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Kenny Garrett: Happy People

Kenny Garrett’s Happy People demonstrates the respected saxophonist’s ability to create a solid, richly varied collection under catastrophic circumstances. Garrett and his band were scheduled to begin recording the album in Los Angeles on Sept. 11. Naturally, all of the musicians were deeply affected by the day’s tragic events, but they opted to continue the session. Garrett subsequently dedicated Happy People to those who lost their lives that day.

The tunes on Happy People reflect Garrett’s wide-ranging sources of inspiration. His long-held fascination with Far Eastern music manifests itself on “Song for DiFang,” an intricate composition in which Asian melodies, harmonies and rhythms meet jazz improvisation. On “Asian Medley,” Garrett combines three traditional Asian songs-two Japanese, one Korean-and performs them as a series of lyrical duets with pianist Vernell Brown. Garrett tips his hat to saxophonist Billy Harper on “Brother B. Harper,” a dramatic composition that finds Garrett pushing his saxophone to the limits of its upper-register range as his band escalates in intensity behind him. Bobby Hutcherson’s inspired vibraphone work is featured on four tracks, including the stately “Halima’s Story,” which Garrett composed for his daughter. The saxophonist evokes the memory of his former boss, Miles Davis, by imitating him at the start of “Ain’t Nothing but the Blues,” wherein the saxophone sings and wails over a bluesy jam that spotlights guitarist Randy Razz.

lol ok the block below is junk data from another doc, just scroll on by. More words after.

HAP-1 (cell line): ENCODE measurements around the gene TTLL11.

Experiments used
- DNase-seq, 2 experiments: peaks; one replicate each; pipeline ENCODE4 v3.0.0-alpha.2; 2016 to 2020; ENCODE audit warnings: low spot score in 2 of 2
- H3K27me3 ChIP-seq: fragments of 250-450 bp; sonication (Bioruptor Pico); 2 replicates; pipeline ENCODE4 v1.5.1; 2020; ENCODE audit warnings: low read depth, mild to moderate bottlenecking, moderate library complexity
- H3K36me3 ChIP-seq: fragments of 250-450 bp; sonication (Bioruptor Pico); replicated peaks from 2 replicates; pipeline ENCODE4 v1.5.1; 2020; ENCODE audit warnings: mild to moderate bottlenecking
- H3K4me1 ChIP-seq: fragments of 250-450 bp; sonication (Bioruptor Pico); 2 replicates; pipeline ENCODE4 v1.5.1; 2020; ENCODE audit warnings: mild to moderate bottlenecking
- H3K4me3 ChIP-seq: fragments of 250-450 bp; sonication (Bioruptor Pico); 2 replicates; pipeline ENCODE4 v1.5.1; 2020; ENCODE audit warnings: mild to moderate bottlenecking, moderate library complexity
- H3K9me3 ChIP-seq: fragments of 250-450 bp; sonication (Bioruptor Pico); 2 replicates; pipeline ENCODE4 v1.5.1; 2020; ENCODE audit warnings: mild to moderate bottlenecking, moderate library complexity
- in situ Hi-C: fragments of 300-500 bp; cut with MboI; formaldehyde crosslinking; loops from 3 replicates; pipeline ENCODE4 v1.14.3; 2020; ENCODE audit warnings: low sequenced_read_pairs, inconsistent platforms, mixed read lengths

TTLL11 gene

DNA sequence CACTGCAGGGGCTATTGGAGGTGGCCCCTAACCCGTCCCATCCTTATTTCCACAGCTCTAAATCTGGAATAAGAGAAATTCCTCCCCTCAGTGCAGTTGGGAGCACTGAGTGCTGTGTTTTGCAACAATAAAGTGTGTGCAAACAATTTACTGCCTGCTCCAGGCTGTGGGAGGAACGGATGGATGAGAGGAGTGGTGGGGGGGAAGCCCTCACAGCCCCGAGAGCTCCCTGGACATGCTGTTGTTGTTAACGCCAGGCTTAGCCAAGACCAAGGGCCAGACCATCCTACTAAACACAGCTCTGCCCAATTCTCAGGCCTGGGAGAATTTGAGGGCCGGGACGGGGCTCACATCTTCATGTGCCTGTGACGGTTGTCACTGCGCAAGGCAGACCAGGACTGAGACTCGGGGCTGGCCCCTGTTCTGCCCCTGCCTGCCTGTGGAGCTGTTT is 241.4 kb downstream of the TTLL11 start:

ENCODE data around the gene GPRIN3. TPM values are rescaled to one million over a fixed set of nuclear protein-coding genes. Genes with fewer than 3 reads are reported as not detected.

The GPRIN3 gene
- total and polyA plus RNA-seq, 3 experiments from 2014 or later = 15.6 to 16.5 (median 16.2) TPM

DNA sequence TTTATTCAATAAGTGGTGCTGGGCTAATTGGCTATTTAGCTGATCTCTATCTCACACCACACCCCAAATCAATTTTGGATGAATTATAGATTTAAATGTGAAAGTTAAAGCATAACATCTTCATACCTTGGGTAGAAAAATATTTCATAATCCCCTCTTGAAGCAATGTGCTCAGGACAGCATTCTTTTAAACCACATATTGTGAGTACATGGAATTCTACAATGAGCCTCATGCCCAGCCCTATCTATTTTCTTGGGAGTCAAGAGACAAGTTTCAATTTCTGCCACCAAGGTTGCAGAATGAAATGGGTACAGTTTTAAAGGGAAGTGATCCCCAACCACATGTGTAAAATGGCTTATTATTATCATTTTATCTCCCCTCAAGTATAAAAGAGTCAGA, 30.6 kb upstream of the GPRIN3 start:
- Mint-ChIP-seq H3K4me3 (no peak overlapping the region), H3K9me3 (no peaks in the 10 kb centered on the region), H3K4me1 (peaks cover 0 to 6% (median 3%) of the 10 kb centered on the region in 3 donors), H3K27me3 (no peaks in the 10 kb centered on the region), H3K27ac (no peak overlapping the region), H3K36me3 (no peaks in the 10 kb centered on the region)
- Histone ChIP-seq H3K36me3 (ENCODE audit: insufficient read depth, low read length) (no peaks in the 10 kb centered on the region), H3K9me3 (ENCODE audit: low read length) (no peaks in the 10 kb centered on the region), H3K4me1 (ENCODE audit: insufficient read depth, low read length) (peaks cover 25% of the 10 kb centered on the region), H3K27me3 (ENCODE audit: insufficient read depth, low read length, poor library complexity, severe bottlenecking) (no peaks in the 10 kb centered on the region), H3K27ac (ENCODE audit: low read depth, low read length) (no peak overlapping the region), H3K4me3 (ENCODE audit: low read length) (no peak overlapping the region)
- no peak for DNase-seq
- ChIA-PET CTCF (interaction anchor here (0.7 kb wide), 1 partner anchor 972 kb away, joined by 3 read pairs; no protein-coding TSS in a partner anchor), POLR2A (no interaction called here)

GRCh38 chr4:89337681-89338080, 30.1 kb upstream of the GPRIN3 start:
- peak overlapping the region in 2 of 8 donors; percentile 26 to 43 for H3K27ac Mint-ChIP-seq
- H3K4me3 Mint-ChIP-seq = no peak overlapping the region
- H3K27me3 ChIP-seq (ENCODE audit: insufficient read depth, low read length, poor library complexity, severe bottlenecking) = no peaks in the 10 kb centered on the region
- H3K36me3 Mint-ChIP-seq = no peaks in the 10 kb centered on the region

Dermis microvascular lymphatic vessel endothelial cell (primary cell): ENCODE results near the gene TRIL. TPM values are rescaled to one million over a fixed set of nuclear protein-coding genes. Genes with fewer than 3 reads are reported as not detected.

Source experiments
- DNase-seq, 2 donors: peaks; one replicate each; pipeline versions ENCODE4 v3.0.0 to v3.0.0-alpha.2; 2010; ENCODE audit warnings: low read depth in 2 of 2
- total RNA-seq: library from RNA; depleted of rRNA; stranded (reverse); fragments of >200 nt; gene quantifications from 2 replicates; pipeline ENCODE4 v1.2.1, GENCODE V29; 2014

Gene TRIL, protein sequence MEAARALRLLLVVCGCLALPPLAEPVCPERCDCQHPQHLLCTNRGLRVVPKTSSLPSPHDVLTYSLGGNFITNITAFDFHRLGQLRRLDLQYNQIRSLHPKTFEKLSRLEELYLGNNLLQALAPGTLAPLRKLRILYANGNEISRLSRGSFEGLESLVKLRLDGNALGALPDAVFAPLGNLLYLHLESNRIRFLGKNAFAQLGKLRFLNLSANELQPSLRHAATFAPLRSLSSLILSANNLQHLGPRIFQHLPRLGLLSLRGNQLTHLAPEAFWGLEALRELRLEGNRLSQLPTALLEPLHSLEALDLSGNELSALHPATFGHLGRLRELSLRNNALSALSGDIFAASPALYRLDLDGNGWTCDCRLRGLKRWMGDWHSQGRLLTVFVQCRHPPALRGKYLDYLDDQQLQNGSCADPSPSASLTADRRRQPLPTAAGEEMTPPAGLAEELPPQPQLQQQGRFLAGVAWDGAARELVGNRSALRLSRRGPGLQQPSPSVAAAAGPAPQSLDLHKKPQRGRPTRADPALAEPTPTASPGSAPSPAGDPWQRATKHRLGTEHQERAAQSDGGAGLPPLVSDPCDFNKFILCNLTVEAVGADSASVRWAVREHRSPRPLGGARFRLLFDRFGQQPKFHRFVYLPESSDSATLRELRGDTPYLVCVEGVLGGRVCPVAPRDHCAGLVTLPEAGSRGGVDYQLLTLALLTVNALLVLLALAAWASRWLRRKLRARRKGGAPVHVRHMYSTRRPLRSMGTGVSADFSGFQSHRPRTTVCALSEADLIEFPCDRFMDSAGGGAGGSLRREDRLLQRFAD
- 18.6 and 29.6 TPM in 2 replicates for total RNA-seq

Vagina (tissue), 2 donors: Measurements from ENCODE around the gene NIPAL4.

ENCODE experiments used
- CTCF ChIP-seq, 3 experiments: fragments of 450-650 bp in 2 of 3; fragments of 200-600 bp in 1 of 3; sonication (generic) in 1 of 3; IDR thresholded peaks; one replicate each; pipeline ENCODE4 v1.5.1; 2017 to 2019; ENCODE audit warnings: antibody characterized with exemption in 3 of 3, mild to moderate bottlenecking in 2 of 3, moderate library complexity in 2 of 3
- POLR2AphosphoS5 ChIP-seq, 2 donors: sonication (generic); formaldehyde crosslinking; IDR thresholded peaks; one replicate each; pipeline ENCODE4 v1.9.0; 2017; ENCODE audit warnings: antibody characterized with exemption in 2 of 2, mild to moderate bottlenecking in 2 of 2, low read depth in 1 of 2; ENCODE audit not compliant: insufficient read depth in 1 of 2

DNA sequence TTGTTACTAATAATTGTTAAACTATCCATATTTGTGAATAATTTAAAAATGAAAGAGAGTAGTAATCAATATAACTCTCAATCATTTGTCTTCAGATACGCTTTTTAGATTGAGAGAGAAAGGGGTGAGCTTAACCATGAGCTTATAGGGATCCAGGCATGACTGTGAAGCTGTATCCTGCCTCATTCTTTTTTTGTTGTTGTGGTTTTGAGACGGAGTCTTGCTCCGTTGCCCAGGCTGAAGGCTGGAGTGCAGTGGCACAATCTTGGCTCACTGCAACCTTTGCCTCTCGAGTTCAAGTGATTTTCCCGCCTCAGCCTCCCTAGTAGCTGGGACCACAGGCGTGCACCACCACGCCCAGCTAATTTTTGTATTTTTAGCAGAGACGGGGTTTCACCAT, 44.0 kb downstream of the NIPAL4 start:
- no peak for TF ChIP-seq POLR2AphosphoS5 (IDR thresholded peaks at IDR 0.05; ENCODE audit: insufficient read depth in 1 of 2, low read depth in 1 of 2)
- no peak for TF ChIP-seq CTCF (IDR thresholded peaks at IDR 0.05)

Happy People is an eclectic, multilayered offering from Garrett.

Originally Published